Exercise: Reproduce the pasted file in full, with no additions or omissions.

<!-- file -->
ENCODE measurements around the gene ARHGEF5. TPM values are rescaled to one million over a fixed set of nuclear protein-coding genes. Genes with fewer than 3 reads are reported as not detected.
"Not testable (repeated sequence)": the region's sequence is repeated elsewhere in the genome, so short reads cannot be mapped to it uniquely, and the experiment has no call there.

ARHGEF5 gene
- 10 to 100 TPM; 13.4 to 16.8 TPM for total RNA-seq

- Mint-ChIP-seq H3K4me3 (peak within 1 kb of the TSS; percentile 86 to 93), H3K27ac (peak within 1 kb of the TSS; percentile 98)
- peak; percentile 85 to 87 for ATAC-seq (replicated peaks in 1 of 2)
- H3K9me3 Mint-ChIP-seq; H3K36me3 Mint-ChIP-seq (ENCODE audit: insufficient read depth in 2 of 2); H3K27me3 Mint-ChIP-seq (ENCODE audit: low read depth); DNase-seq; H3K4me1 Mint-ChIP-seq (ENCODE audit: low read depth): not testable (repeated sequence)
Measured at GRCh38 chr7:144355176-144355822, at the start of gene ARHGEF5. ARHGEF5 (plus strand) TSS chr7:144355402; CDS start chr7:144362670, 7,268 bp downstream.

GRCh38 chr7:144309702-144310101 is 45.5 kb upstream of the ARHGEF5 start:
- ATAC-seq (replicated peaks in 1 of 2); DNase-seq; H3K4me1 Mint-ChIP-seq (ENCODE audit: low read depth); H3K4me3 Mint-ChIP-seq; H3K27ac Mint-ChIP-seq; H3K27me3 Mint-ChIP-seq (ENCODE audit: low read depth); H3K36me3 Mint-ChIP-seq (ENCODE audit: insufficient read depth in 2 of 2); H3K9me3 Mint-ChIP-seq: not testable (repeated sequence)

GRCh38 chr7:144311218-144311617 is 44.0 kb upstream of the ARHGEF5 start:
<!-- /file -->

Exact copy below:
ENCODE measurements around the gene ARHGEF5. TPM values are rescaled to one million over a fixed set of nuclear protein-coding genes. Genes with fewer than 3 reads are reported as not detected.
"Not testable (repeated sequence)": the region's sequence is repeated elsewhere in the genome, so short reads cannot be mapped to it uniquely, and the experiment has no call there.

ARHGEF5 gene
- 10 to 100 TPM; 13.4 to 16.8 TPM for total RNA-seq

- Mint-ChIP-seq H3K4me3 (peak within 1 kb of the TSS; percentile 86 to 93), H3K27ac (peak within 1 kb of the TSS; percentile 98)
- peak; percentile 85 to 87 for ATAC-seq (replicated peaks in 1 of 2)
- H3K9me3 Mint-ChIP-seq; H3K36me3 Mint-ChIP-seq (ENCODE audit: insufficient read depth in 2 of 2); H3K27me3 Mint-ChIP-seq (ENCODE audit: low read depth); DNase-seq; H3K4me1 Mint-ChIP-seq (ENCODE audit: low read depth): not testable (repeated sequence)
Measured at GRCh38 chr7:144355176-144355822, at the start of gene ARHGEF5. ARHGEF5 (plus strand) TSS chr7:144355402; CDS start chr7:144362670, 7,268 bp downstream.

GRCh38 chr7:144309702-144310101 is 45.5 kb upstream of the ARHGEF5 start:
- ATAC-seq (replicated peaks in 1 of 2); DNase-seq; H3K4me1 Mint-ChIP-seq (ENCODE audit: low read depth); H3K4me3 Mint-ChIP-seq; H3K27ac Mint-ChIP-seq; H3K27me3 Mint-ChIP-seq (ENCODE audit: low read depth); H3K36me3 Mint-ChIP-seq (ENCODE audit: insufficient read depth in 2 of 2); H3K9me3 Mint-ChIP-seq: not testable (repeated sequence)

GRCh38 chr7:144311218-144311617 is 44.0 kb upstream of the ARHGEF5 start: